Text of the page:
Heading out of doors to bask in the Barcelonan sunshine, visit the Bunkers del Carmel to fill up on pinnacle city views while also learning about the history of the Spanish Civil War. Known as the ‘bunkers’ and home to anti-aircraft warfare facilities, this spot is a popular hangout upon the foothills that encircle the city, above the Turó de la Rovira in the Carmel neighbourhood, offering an escape from the chaos down below and awesome 360º views. Back down at sea-level, lose yourself in The Horta Labyrinth, an 820-yard long, real-life labyrinth built in the 18th century under the orders of maze-loving Marquis Joan Antoni Desvalls d’Ardena. Costing just €2, get here early in the day to ensure you are one of the lucky 750 people admitted daily.

Park Güell | Photo: John Fornander

Park Güell | Photo: John Fornander

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In a setting resembling mum’s well-oiled dining nook, guests can choose between enjoying an exceptional Mediterranean meal or cooking one

Where to eat in Barcelona

Creative and sinfully flavourful, Catalan cuisine consistently ranks among the best in the culinary world. Arguably, the secret is in the genius combination of fresh regional ingredients with just the right alchemy of tradition, innovation and international influences. But as if that weren’t enough, Barcelona reigns scandalously close to two reputable wine regions; Penedes and Priorat, producing award-winning cava (Catalonia’s bold answer to champagne) and full-bodied reds, respectively. And let’s not get started on lively cocktail culture overtaking various parts of the city. Truth be told, there is no lack of global dining options in cosmo-centric Barcelona. The trick to finding exceptional gourmet experiences is to venture far from the beaten path. The adventurous are oft times rewarded with upscale joints serving the latest molecular morsels, often found next door to cosy mama y papa eateries in quaint locals-only neighbourhoods.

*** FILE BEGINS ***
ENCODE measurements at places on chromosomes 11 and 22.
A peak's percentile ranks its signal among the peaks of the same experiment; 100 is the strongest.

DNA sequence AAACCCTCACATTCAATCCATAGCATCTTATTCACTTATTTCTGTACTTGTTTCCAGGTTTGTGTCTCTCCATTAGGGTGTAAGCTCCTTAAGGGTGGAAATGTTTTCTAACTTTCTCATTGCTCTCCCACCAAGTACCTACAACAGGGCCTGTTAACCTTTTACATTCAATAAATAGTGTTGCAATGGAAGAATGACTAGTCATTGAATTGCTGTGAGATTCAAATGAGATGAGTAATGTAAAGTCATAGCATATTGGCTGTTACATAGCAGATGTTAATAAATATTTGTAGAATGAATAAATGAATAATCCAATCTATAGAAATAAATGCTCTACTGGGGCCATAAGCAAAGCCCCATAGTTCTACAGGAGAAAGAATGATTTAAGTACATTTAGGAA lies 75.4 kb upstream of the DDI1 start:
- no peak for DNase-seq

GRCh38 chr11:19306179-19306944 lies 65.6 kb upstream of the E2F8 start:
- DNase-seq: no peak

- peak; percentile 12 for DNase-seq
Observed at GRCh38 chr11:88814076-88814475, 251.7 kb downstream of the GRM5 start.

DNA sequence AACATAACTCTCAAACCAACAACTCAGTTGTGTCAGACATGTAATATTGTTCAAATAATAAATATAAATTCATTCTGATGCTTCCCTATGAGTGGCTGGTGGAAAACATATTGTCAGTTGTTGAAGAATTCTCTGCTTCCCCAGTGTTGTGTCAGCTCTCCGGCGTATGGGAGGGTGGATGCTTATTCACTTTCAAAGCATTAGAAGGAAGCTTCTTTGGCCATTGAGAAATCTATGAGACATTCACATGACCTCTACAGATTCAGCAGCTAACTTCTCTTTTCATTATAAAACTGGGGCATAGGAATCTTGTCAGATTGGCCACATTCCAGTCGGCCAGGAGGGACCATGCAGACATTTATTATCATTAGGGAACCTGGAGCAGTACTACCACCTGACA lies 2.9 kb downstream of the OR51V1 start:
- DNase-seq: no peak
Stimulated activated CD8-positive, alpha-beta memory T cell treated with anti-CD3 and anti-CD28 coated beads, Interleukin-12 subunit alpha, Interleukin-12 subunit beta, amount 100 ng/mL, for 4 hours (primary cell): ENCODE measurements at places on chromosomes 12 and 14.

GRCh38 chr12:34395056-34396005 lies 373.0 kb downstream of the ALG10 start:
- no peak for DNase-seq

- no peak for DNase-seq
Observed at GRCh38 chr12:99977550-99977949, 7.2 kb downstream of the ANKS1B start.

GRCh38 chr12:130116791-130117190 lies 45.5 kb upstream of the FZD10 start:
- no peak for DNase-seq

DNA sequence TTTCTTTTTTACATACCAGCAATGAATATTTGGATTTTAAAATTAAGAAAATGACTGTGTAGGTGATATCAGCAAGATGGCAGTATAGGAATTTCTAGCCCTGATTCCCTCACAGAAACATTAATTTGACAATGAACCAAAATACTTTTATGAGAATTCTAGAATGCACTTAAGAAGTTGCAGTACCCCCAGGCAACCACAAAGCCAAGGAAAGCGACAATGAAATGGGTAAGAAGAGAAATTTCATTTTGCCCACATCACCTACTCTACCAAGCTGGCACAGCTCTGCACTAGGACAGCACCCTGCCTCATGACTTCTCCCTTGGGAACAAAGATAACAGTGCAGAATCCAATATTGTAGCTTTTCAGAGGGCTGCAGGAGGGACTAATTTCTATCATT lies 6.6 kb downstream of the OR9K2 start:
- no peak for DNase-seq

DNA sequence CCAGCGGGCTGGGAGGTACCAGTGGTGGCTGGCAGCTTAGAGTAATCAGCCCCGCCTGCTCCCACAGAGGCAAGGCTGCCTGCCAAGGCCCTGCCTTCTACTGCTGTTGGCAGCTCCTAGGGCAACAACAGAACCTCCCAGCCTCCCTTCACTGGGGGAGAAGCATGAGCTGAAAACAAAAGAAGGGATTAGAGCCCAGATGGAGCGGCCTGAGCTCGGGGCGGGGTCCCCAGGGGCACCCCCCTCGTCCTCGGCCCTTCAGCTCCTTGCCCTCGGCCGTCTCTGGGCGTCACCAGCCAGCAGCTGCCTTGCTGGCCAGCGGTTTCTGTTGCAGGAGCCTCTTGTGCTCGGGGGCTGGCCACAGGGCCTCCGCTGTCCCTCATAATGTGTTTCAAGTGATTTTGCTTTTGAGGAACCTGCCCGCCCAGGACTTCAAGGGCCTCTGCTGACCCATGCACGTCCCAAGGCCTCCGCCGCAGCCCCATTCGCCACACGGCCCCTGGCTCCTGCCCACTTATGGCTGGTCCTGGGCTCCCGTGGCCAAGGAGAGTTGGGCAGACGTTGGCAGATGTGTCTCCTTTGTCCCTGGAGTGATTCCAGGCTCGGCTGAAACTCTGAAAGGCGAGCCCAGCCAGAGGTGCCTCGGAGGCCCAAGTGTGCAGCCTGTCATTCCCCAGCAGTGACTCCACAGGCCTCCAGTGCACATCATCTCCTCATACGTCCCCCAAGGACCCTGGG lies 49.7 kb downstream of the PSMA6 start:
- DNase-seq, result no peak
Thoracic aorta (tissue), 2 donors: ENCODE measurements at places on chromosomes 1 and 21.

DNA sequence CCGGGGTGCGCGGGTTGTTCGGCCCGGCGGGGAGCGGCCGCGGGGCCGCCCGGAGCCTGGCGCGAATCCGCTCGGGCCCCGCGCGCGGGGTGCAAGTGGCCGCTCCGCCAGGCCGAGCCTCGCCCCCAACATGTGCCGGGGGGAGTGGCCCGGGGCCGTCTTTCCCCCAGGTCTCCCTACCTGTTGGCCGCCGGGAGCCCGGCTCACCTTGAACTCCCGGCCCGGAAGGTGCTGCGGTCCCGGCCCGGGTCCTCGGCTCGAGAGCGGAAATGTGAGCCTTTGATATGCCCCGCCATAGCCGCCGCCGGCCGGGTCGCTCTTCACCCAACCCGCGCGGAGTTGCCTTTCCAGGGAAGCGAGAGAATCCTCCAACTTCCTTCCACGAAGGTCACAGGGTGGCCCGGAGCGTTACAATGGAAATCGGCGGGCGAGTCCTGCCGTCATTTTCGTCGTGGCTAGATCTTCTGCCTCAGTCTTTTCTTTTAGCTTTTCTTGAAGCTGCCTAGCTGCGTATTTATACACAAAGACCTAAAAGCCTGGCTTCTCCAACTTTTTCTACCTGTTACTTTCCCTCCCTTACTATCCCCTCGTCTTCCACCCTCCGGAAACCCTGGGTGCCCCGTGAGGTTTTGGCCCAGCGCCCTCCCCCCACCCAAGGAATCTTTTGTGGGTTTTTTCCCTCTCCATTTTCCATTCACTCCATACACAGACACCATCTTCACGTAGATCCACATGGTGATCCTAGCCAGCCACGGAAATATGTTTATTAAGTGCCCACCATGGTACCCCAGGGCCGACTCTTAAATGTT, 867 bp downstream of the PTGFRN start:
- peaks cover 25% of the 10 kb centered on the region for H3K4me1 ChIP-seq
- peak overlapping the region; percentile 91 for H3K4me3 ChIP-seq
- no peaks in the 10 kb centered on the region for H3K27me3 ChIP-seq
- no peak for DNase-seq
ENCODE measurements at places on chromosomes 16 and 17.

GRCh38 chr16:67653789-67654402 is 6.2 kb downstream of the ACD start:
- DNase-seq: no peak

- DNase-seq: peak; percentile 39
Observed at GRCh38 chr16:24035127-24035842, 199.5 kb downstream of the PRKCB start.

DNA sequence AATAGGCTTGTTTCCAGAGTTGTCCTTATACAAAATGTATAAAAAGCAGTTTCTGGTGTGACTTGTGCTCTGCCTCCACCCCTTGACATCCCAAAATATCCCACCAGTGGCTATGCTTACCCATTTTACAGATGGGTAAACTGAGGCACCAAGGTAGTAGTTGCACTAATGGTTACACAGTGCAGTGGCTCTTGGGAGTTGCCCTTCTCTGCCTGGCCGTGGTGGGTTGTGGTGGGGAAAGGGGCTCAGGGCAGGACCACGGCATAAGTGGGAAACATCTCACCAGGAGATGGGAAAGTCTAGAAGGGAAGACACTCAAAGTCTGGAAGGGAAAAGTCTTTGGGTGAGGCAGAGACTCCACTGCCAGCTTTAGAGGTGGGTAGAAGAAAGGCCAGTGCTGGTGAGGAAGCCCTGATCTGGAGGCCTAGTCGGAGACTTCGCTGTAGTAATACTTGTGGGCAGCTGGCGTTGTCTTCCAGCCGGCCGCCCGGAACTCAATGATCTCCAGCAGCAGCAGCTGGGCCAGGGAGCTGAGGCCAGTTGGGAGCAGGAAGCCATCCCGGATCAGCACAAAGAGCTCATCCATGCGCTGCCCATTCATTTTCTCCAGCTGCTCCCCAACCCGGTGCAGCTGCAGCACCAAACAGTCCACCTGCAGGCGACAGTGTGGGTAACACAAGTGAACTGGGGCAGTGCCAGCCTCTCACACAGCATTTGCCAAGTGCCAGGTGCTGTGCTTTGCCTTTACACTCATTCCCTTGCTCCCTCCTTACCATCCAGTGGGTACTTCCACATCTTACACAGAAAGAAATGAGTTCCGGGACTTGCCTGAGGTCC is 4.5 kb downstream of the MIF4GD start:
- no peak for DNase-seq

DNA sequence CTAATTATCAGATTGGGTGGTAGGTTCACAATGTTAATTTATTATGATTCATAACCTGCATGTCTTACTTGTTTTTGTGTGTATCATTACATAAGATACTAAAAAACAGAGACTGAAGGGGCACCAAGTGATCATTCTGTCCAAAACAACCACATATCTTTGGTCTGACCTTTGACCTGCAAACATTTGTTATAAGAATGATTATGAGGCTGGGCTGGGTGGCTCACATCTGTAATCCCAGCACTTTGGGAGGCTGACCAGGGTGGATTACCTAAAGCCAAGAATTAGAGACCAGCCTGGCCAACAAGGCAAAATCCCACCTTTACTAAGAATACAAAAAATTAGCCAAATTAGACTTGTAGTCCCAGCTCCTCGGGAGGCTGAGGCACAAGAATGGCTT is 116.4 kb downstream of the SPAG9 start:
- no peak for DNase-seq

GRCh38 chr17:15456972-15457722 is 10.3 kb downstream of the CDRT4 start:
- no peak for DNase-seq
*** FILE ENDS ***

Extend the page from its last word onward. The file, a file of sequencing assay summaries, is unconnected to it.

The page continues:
Notable out-of-the-wayers include, Uma, whose tiny and tidy kitchen invites unsuspecting diners on a gastronomic journey far beyond its perceivable means, leads the pack in the latest wave of “at home” style eateries. And in that same vein, Spoonik recently inaugurated their own high-end kitchen after the two Michelin-trained chefs triumphed with an elaborate 19-course sensory menu at a uniquely-decorated secret residence in bohemian Gracia. And if home is truly where the heart is, then Santa Rita is the culinary experience for you. In a setting resembling mum’s well-oiled dining nook, guests can choose between enjoying an exceptional Mediterranean meal or cooking one.